There is no consensus. Where some little people see the drug, called vosoritide, as an affront to their identity, others wish it had existed when they
were children. Parents, too, speak of it either as a source of hope or a danger to their child’s sense of self-worth. Online discussions of the issue often
grow heated. Some people contacted by STAT declined to speak on the record for fear of inciting a backlash.

There is, however, little dispute over what the future holds. Vosoritide is on track to win FDA approval, leaving all parties to prepare for a world in
which height is a matter of choice.

BioMarin’s work in dwarfism starts with the genetics.

In 1994, scientists at the University of California in Irvine traced achondroplasia to
a gene called FGFR3,
which regulates bone growth. In people with the condition, they discovered, that gene is mutated, impairing the natural process of turning cartilage into
bone.

About seven years later, researchers at Kyoto University in Japan demonstrated that a protein in the body, long studied for its role in heart function,

seemed to reverse the effects
of that broken gene. The natural version of that protein, called C-type natriuretic peptide, gets cleared out of the body in about a minute, making it
useless as a medicine. But, over about a decade of scientific trial and error, BioMarin came up with an analog called CNP39, a longer-lasting version that
it believed could counteract the genetic mutation and restore healthy bone growth. The result was vosoritide.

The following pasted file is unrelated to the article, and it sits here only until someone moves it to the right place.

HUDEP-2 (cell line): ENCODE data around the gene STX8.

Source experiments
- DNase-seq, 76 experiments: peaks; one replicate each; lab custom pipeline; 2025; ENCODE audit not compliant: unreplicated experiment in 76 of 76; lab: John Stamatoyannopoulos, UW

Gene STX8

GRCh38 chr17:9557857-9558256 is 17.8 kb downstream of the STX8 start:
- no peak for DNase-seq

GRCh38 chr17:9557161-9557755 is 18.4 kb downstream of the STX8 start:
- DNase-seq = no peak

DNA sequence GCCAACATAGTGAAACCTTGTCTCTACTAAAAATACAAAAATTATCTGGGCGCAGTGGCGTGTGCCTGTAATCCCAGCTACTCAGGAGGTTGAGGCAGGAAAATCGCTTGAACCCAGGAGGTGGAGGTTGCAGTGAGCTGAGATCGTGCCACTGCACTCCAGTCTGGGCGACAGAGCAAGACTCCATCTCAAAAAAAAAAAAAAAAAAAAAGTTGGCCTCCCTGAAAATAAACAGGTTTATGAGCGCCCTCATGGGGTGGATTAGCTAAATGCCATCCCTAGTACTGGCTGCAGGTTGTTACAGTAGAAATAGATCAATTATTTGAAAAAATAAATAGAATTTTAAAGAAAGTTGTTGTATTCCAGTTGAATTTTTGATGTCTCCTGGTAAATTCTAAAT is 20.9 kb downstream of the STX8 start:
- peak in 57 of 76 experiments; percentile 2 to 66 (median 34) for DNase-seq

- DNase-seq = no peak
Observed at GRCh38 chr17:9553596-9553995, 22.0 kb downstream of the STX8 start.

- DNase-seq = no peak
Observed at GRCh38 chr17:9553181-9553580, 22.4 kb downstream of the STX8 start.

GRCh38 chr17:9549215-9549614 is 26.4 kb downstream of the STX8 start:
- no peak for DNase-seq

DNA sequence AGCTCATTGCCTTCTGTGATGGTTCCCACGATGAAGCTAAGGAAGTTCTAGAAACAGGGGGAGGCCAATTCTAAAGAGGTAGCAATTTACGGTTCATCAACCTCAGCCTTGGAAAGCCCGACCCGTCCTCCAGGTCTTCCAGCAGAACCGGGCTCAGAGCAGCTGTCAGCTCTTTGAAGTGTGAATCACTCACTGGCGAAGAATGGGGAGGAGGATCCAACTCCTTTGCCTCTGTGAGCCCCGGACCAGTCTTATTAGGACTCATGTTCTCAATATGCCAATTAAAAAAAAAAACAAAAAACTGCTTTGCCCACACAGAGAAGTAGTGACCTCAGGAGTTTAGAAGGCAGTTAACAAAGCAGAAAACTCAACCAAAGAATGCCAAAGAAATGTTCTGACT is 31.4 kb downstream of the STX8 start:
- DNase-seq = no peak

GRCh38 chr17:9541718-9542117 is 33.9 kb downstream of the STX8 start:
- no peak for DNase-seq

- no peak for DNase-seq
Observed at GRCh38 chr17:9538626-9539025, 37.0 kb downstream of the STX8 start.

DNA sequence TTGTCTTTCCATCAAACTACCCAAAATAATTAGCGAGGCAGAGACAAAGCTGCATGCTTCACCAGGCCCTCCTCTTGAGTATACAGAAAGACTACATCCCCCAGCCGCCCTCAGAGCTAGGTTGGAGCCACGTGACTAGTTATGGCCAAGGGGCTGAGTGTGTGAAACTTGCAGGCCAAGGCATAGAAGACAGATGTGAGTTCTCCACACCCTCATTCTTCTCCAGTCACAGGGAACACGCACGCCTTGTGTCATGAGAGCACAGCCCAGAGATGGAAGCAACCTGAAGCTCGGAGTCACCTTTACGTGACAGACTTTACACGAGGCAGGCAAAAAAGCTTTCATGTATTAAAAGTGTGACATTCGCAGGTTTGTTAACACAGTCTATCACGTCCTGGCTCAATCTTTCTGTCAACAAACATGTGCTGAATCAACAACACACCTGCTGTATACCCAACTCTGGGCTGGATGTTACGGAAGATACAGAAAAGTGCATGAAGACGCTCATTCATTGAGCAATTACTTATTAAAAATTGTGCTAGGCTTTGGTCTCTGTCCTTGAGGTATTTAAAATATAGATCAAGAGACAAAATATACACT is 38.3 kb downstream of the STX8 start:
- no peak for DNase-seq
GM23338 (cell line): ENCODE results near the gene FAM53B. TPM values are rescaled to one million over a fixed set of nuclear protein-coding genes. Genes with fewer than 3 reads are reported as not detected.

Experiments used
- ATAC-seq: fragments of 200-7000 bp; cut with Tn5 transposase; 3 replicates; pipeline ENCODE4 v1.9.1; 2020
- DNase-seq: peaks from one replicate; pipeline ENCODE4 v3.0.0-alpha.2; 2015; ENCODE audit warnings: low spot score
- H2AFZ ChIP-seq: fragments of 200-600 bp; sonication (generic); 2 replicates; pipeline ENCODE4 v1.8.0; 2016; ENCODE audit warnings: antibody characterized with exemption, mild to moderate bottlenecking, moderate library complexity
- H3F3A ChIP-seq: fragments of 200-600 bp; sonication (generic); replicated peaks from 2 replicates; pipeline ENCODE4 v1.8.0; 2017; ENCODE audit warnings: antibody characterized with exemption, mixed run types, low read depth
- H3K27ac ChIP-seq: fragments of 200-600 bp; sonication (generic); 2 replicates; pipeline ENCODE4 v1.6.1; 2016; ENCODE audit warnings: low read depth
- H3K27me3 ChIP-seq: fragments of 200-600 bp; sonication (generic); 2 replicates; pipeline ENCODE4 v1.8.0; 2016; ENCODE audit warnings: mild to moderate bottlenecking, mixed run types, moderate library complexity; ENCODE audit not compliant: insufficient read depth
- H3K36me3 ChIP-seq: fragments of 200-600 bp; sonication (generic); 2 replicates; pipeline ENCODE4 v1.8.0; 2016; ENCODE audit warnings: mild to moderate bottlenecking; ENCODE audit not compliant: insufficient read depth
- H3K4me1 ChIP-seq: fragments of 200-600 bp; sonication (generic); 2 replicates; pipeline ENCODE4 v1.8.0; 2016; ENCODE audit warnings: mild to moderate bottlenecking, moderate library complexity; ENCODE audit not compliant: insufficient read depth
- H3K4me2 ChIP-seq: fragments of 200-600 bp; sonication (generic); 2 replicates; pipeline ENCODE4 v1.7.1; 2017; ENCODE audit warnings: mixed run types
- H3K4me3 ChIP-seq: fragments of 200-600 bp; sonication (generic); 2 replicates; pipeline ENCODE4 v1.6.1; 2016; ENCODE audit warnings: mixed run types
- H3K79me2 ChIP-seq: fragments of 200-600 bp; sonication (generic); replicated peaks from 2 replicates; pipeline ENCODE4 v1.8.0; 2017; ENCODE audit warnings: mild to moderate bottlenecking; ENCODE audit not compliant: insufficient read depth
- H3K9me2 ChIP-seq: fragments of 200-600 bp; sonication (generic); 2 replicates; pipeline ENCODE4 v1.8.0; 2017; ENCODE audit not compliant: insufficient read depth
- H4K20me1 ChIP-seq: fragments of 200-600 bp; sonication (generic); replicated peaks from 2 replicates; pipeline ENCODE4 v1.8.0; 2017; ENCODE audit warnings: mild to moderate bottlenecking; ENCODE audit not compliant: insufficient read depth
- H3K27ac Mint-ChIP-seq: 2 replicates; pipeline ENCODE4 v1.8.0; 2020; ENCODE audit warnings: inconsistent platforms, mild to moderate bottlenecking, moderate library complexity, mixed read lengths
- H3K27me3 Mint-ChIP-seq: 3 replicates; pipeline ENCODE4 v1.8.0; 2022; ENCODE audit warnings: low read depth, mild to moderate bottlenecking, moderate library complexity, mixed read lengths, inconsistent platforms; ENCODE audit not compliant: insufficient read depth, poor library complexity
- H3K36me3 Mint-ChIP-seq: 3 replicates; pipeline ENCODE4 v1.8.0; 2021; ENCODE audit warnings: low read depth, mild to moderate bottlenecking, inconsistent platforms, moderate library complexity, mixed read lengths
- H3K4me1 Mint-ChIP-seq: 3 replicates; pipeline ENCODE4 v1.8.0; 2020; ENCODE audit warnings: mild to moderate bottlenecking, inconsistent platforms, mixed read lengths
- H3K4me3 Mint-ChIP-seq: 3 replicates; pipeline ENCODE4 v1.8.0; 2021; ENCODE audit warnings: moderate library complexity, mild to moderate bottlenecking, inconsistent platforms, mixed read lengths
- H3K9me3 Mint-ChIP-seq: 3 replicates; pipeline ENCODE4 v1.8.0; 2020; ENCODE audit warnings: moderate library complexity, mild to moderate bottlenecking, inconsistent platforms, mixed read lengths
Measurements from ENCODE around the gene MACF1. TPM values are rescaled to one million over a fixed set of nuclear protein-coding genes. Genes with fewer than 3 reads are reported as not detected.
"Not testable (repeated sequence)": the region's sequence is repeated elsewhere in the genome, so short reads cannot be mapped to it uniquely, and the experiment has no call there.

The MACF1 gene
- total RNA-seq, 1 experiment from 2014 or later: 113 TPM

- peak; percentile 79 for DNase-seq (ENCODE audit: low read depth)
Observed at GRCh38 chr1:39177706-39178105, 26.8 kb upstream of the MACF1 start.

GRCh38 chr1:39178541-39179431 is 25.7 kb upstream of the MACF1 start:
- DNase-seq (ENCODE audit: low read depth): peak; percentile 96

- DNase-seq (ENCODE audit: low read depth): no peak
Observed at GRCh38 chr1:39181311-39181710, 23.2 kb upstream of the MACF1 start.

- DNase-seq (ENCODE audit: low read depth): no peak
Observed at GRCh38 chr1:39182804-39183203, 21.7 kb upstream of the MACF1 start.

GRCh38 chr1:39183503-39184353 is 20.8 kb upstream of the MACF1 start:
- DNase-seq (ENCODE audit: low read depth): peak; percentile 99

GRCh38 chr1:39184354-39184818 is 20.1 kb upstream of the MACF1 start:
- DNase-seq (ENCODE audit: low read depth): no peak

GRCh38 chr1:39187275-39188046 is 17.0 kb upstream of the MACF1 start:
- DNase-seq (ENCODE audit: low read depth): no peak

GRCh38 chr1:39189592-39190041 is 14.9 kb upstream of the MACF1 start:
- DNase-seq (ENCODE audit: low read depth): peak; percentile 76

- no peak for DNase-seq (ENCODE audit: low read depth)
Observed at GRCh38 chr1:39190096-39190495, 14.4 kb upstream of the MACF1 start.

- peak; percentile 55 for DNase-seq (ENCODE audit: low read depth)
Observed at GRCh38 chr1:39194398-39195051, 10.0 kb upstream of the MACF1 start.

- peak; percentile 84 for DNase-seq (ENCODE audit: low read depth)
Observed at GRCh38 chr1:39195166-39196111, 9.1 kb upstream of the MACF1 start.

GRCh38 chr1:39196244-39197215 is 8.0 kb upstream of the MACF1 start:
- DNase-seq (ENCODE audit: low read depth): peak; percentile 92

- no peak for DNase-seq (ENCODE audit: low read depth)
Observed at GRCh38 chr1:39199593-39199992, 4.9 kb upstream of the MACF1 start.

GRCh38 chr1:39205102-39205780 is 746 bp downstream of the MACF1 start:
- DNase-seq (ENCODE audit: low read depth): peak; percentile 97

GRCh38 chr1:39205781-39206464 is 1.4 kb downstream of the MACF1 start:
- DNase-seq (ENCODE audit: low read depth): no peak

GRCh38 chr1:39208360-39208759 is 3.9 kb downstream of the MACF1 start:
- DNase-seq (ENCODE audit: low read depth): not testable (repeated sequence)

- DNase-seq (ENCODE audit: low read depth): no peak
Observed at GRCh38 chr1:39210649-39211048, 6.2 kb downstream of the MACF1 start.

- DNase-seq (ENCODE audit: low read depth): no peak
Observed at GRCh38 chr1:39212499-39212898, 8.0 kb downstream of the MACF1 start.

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So far, the drug looks like it works. In a clinical trial enrolling 35 children with achondroplasia, the highest doses of vosoritide helped kids reach
growth milestones 50% faster than they did without treatment. Compared to baseline, those children grew roughly two extra centimeters each year, bringing
them nearly in line with their average-heighted peers. The side effects were mostly mild, including irritation at the injection site, low blood pressure,
and fever. The results were published
in the New England Journal of Medicine
last summer.

BioMarin started a larger, placebo-controlled study in 2016, enrolling more than 100 children between 5 and 14 in a trial expected to conclude later this
year. If it’s positive, the company will submit the results to the FDA in hopes of winning approval. As before, the primary goal is increasing growth.

“But aspirationally, what we’re all hoping to see is not only do we increase height but we improve the quality of life and the clinical morbidities that
these patients suffer from,” said Dr. Jonathan Day, BioMarin’s executive medical director.

Achondroplasia affects the growth of all but a few bones in the body, not just the ones associated with height. That means vosoritide’s benefits, while